Hsc 3

Unit 307
Promote good practice in handling information in health and social care settings.

1.Understand requirements for handling information in health and social care settings

Identify legislation and codes of practice that relate to handling information in health and social care

The right to confidentiality is guaranteed partly by the Data Protection Act 1988, partly by the Human Rights Act 1998, and partly by principles established by judges on a case-by-case basis (the common law). The Data Protection Act 1998 sets out eight principles, which are in essence a code of good practice for processing personal data. Your workplace policies and procedures will be based around those principles. The Human Rights Act 1998 details the right to a private life. There is also the Codes of Practice for social care workers, which provides a clear guide for all those who work in social work, setting out the standards of practice and conduct workers and their employers should meet with regards the handling of information. There are also Caldecott standards, which govern the sharing of information based on the Data Protection Act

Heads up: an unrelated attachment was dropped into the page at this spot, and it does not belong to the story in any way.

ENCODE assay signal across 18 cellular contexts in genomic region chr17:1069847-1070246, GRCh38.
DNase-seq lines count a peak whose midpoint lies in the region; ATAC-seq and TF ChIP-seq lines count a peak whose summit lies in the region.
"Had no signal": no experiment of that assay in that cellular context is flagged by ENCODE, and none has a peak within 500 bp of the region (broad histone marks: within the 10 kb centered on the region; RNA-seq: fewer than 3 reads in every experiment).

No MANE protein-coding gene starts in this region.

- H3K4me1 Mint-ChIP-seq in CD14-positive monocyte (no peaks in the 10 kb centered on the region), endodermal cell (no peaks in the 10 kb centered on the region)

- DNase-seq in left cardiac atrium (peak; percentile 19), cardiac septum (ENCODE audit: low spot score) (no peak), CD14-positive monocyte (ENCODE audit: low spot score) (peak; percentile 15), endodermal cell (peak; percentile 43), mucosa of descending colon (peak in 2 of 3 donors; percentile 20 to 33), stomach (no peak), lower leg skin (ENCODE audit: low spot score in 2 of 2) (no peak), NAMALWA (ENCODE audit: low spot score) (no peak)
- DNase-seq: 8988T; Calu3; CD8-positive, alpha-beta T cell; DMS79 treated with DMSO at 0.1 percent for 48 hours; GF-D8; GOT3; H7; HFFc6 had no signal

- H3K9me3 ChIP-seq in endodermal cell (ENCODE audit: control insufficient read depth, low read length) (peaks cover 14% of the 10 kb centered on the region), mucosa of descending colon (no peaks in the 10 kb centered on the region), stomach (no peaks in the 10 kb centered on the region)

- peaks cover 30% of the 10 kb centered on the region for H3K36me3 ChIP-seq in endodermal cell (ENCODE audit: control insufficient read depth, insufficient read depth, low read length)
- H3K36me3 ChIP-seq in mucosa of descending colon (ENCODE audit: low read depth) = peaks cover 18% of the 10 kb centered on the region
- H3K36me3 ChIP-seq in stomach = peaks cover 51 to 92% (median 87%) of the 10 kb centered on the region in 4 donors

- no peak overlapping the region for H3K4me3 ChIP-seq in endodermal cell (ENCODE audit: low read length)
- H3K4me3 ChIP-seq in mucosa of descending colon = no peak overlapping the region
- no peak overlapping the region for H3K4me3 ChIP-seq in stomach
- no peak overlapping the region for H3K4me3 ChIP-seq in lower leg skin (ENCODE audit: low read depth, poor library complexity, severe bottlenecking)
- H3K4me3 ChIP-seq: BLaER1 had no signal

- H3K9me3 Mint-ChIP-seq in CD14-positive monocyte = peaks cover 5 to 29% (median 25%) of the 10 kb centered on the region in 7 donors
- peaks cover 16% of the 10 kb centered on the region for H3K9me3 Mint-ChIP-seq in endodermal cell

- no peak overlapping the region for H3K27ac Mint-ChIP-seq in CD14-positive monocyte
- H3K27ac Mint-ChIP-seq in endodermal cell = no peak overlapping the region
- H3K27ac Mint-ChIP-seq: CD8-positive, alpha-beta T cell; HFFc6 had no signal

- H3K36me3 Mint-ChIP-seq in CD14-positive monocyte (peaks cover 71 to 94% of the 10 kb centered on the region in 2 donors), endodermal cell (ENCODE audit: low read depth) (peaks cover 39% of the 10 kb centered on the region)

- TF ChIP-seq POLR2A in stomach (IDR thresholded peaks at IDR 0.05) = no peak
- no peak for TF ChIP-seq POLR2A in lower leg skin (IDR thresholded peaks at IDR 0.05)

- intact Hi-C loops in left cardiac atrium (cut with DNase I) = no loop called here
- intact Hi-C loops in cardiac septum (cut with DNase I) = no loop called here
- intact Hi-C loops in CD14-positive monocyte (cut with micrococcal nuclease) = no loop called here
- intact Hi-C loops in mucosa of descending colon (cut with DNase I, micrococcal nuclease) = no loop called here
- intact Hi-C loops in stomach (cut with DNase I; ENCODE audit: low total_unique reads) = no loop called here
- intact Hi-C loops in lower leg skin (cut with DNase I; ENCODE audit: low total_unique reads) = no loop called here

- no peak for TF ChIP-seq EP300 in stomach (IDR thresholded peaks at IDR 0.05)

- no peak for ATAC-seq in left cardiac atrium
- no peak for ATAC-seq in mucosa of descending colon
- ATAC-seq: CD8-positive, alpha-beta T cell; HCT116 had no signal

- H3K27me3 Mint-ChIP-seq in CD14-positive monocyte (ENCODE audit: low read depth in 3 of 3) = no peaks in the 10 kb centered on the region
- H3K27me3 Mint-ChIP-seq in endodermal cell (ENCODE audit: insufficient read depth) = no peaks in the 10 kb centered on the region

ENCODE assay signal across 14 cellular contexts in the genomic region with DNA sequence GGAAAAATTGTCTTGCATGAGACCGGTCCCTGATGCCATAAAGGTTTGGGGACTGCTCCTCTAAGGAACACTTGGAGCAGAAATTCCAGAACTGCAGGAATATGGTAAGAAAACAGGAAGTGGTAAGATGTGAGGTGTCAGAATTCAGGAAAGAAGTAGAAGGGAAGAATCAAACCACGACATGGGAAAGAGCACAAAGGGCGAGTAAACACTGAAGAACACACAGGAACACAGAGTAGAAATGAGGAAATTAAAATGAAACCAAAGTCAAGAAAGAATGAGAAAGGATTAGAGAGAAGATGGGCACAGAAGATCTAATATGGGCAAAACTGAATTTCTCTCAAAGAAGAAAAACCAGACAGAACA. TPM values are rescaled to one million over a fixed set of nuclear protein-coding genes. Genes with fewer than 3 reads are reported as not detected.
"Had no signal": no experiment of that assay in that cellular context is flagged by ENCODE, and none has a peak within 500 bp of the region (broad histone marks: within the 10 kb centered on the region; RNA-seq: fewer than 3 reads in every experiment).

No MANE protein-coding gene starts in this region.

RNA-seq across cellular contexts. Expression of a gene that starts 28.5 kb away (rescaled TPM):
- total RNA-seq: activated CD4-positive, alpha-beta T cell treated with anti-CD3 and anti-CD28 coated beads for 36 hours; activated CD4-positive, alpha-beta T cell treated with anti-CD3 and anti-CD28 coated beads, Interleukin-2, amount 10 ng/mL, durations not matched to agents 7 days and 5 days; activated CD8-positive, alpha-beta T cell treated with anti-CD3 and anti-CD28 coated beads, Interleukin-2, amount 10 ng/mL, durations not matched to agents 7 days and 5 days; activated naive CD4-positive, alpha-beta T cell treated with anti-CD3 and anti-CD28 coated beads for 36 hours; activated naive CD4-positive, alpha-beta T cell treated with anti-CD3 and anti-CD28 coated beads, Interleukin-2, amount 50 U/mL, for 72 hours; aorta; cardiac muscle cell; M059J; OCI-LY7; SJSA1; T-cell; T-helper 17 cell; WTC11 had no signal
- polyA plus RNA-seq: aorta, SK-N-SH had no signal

Summarise the main points of legal requirements and codes of practice for handling information in health and social care

Data Protection Act 1998
The data protection act sets out 8 principles governing the use of personal information:

  * Fairly and lawfully processed
  * Processed for limited purposes
  * Adequate relevant and not excessive
  * Accurate
  * Not kept for longer than necessary
  * Processed in accordance with the data subjects rights
  * Kept secure
  * Not transferred to countries without adequate protection

Human Rights Act 1998
Article 8 of the European Convention on Human Rights establishes a right to ‘respect for private and family life’. This underscores the duty to protect individual privacy and preserve the confidentiality of health and social care records.

Codes of Practice